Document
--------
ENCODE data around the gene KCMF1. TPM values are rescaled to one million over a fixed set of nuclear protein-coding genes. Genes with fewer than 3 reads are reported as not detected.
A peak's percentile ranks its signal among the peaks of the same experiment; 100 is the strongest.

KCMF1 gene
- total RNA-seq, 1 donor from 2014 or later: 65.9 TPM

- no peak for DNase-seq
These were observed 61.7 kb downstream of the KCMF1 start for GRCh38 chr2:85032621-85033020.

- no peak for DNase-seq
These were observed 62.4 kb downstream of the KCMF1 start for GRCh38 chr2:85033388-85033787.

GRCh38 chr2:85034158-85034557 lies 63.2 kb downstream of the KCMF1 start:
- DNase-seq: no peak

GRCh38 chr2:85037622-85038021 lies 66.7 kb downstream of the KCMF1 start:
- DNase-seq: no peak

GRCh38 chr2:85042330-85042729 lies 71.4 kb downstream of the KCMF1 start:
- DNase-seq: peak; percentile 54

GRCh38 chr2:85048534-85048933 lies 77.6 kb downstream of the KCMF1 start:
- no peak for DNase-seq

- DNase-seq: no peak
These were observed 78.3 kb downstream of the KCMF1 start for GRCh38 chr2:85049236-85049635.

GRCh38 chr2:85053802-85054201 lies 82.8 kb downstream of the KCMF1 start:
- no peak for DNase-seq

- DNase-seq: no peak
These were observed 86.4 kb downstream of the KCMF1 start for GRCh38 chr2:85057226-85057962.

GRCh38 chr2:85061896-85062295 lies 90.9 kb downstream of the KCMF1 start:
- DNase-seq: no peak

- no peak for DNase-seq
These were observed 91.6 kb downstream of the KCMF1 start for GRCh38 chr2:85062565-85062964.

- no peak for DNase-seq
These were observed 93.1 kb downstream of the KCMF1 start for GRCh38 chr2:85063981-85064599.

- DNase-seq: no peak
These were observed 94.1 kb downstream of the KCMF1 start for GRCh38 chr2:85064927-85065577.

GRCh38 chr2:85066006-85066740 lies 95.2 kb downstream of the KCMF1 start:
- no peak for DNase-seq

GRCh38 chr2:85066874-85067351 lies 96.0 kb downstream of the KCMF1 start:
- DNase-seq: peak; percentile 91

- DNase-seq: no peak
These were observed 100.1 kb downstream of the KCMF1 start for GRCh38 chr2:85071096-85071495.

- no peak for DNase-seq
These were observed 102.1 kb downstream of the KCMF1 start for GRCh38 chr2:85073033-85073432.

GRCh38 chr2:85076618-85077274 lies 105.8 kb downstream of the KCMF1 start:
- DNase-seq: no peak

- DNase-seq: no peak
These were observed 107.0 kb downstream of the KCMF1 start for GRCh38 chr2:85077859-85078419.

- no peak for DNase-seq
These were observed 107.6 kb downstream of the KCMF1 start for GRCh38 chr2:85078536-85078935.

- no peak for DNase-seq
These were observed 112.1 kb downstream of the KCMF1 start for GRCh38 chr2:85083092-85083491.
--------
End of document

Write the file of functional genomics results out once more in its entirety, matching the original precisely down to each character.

ENCODE data around the gene KCMF1. TPM values are rescaled to one million over a fixed set of nuclear protein-coding genes. Genes with fewer than 3 reads are reported as not detected.
A peak's percentile ranks its signal among the peaks of the same experiment; 100 is the strongest.

KCMF1 gene
- total RNA-seq, 1 donor from 2014 or later: 65.9 TPM

- no peak for DNase-seq
These were observed 61.7 kb downstream of the KCMF1 start for GRCh38 chr2:85032621-85033020.

- no peak for DNase-seq
These were observed 62.4 kb downstream of the KCMF1 start for GRCh38 chr2:85033388-85033787.

GRCh38 chr2:85034158-85034557 lies 63.2 kb downstream of the KCMF1 start:
- DNase-seq: no peak

GRCh38 chr2:85037622-85038021 lies 66.7 kb downstream of the KCMF1 start:
- DNase-seq: no peak

GRCh38 chr2:85042330-85042729 lies 71.4 kb downstream of the KCMF1 start:
- DNase-seq: peak; percentile 54

GRCh38 chr2:85048534-85048933 lies 77.6 kb downstream of the KCMF1 start:
- no peak for DNase-seq

- DNase-seq: no peak
These were observed 78.3 kb downstream of the KCMF1 start for GRCh38 chr2:85049236-85049635.

GRCh38 chr2:85053802-85054201 lies 82.8 kb downstream of the KCMF1 start:
- no peak for DNase-seq

- DNase-seq: no peak
These were observed 86.4 kb downstream of the KCMF1 start for GRCh38 chr2:85057226-85057962.

GRCh38 chr2:85061896-85062295 lies 90.9 kb downstream of the KCMF1 start:
- DNase-seq: no peak

- no peak for DNase-seq
These were observed 91.6 kb downstream of the KCMF1 start for GRCh38 chr2:85062565-85062964.

- no peak for DNase-seq
These were observed 93.1 kb downstream of the KCMF1 start for GRCh38 chr2:85063981-85064599.

- DNase-seq: no peak
These were observed 94.1 kb downstream of the KCMF1 start for GRCh38 chr2:85064927-85065577.

GRCh38 chr2:85066006-85066740 lies 95.2 kb downstream of the KCMF1 start:
- no peak for DNase-seq

GRCh38 chr2:85066874-85067351 lies 96.0 kb downstream of the KCMF1 start:
- DNase-seq: peak; percentile 91

- DNase-seq: no peak
These were observed 100.1 kb downstream of the KCMF1 start for GRCh38 chr2:85071096-85071495.

- no peak for DNase-seq
These were observed 102.1 kb downstream of the KCMF1 start for GRCh38 chr2:85073033-85073432.

GRCh38 chr2:85076618-85077274 lies 105.8 kb downstream of the KCMF1 start:
- DNase-seq: no peak

- DNase-seq: no peak
These were observed 107.0 kb downstream of the KCMF1 start for GRCh38 chr2:85077859-85078419.

- no peak for DNase-seq
These were observed 107.6 kb downstream of the KCMF1 start for GRCh38 chr2:85078536-85078935.

- no peak for DNase-seq
These were observed 112.1 kb downstream of the KCMF1 start for GRCh38 chr2:85083092-85083491.